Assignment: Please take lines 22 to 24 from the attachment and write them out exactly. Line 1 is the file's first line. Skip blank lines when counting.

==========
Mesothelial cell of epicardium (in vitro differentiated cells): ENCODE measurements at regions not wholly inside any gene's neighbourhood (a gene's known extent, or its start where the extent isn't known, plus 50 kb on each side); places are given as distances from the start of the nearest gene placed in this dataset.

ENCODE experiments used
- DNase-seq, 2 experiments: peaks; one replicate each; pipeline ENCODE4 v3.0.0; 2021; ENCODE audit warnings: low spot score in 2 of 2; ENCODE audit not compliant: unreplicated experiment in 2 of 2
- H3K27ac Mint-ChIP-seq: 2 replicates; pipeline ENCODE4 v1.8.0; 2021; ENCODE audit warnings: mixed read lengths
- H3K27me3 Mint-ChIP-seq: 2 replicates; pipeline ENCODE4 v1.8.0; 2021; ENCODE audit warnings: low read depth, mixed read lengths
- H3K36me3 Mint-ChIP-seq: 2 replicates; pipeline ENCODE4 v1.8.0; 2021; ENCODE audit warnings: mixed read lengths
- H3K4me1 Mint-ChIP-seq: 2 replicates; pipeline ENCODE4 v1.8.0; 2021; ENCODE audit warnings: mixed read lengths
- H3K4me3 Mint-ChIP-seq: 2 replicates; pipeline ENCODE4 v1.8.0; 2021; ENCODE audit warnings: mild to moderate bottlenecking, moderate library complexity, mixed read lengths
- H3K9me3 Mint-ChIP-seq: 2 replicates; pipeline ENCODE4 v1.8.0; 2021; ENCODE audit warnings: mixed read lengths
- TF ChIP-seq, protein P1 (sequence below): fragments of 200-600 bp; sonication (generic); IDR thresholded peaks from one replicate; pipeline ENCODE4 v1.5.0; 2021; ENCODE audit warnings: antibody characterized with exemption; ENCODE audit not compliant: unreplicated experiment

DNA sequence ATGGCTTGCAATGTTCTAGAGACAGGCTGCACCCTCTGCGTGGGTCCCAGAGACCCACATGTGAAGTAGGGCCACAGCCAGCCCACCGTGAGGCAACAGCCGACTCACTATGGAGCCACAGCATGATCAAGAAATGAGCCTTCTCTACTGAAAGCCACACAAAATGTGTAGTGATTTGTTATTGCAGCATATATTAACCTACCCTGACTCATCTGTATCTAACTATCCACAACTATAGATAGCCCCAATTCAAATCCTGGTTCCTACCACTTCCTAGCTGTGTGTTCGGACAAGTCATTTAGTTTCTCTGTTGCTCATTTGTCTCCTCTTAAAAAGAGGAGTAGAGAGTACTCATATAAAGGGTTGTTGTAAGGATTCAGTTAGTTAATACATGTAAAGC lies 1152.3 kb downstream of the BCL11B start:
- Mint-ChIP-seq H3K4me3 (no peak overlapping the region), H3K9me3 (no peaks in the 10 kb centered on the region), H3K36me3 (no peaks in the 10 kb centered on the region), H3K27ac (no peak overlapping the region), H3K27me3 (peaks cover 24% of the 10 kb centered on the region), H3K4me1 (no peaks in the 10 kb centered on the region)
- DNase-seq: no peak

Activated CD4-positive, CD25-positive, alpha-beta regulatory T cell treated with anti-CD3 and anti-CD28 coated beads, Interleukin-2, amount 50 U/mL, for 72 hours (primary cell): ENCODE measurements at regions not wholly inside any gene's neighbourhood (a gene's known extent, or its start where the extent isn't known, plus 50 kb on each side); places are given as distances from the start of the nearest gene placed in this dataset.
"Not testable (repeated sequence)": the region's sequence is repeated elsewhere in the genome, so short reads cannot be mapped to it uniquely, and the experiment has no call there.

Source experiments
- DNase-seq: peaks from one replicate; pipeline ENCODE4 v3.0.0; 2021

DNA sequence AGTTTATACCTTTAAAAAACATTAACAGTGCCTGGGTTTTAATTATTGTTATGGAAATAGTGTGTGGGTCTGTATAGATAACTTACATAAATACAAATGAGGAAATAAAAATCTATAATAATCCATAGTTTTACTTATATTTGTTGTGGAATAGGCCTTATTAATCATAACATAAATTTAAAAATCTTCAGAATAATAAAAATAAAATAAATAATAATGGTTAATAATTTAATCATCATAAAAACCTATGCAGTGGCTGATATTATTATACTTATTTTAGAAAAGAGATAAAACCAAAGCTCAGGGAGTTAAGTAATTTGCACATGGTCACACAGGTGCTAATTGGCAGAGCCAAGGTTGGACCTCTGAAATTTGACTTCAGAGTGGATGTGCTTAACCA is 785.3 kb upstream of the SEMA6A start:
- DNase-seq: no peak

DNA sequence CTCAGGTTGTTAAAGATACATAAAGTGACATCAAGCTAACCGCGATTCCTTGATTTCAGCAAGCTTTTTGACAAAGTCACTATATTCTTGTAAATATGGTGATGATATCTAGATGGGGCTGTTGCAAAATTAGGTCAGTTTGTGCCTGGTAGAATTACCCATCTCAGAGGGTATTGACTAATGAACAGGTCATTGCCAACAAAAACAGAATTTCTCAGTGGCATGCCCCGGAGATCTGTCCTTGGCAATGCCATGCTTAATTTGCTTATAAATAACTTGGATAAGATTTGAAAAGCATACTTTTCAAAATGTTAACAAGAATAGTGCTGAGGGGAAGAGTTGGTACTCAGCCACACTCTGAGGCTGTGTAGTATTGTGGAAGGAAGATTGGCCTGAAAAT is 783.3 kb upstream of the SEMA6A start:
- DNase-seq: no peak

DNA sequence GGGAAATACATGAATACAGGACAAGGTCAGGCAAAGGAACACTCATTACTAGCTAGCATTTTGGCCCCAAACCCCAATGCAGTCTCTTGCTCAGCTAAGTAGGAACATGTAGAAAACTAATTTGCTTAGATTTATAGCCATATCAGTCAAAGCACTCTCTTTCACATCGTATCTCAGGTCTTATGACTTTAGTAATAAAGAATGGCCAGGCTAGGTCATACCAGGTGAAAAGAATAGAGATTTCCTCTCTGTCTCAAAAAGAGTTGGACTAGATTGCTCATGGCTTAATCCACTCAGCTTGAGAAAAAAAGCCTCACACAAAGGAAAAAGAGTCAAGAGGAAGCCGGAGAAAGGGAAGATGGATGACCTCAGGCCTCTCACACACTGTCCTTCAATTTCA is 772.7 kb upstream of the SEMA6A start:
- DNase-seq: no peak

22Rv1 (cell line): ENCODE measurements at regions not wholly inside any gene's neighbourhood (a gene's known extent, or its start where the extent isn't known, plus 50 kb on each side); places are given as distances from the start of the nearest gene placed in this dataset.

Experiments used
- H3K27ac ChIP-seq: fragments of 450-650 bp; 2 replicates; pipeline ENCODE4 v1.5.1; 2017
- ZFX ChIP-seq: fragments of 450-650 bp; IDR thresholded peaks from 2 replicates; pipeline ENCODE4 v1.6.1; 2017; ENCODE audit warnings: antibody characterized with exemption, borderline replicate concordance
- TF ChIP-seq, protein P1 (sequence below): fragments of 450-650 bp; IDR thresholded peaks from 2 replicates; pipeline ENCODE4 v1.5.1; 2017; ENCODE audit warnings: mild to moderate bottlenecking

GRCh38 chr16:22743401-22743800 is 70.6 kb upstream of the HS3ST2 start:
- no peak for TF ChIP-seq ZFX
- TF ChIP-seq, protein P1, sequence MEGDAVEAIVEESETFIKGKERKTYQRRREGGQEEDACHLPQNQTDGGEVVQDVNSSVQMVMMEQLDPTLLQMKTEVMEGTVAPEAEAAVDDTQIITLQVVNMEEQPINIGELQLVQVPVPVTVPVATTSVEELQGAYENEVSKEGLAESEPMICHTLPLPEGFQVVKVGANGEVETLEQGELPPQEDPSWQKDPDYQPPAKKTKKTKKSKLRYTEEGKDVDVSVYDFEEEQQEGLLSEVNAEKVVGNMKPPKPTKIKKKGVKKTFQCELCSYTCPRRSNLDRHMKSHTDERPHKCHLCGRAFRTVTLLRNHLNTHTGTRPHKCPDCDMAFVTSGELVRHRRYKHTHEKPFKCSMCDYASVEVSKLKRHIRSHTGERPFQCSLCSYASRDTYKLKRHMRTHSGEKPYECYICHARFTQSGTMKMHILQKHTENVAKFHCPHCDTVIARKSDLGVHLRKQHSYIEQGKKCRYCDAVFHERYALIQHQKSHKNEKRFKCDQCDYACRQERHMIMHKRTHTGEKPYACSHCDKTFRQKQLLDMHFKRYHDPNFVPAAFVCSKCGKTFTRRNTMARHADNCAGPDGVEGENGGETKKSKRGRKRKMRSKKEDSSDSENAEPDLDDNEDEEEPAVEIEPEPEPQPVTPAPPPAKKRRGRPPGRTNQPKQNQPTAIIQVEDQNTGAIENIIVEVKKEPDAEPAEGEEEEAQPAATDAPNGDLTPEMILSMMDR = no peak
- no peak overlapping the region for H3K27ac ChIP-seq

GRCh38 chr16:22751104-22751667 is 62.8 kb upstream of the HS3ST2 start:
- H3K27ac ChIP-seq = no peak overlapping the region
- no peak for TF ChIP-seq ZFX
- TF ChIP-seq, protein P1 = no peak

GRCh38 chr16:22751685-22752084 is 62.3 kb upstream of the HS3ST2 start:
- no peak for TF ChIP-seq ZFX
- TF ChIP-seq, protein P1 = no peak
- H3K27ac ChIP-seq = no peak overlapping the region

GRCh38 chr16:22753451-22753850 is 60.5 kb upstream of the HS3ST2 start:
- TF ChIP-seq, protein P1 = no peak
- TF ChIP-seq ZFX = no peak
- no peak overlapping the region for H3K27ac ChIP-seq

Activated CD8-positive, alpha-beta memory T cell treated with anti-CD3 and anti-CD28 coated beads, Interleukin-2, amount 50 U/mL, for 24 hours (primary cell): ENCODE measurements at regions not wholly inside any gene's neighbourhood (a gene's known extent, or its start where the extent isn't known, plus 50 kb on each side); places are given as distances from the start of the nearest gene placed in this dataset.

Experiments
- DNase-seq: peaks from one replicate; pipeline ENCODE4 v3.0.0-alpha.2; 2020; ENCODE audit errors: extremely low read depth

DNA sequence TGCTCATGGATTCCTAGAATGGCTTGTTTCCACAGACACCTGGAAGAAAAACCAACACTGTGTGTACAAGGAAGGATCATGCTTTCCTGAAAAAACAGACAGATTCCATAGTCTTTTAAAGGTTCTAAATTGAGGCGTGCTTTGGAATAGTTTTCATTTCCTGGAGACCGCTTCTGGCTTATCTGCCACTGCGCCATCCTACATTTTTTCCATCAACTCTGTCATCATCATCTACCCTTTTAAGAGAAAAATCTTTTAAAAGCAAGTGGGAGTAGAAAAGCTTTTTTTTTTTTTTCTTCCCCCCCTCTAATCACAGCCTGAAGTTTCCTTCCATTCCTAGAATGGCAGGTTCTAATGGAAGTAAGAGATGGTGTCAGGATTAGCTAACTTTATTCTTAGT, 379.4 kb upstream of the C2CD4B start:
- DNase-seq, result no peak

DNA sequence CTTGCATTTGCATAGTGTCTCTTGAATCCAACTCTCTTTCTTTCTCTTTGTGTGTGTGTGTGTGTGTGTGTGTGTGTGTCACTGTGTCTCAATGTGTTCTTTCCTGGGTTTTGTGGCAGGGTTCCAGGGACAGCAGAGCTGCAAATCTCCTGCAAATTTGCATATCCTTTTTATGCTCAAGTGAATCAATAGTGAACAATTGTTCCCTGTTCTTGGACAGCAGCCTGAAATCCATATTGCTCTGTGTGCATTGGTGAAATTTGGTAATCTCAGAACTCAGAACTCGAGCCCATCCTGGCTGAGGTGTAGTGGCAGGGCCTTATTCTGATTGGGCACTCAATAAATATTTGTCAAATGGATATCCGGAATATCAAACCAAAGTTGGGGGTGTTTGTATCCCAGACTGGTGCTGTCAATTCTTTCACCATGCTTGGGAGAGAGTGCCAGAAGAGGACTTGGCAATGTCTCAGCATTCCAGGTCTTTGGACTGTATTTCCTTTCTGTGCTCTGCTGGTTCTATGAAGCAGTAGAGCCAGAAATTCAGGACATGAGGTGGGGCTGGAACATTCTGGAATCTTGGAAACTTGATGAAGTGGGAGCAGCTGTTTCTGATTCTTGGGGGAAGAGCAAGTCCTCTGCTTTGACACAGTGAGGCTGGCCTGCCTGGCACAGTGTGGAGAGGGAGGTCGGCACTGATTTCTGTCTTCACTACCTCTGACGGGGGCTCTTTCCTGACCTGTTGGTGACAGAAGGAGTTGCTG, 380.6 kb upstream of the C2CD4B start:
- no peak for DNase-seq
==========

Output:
DNA sequence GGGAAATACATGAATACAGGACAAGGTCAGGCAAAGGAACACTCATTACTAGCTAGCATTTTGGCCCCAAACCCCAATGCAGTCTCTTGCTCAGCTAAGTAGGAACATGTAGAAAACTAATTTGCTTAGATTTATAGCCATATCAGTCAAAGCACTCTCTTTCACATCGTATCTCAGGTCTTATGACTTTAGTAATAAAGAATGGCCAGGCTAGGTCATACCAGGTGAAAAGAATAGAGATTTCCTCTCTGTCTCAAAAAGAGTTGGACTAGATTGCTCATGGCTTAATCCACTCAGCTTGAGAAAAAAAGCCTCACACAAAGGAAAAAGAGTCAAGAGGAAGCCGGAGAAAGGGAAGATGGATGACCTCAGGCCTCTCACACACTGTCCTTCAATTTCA is 772.7 kb upstream of the SEMA6A start:
- DNase-seq: no peak

22Rv1 (cell line): ENCODE measurements at regions not wholly inside any gene's neighbourhood (a gene's known extent, or its start where the extent isn't known, plus 50 kb on each side); places are given as distances from the start of the nearest gene placed in this dataset.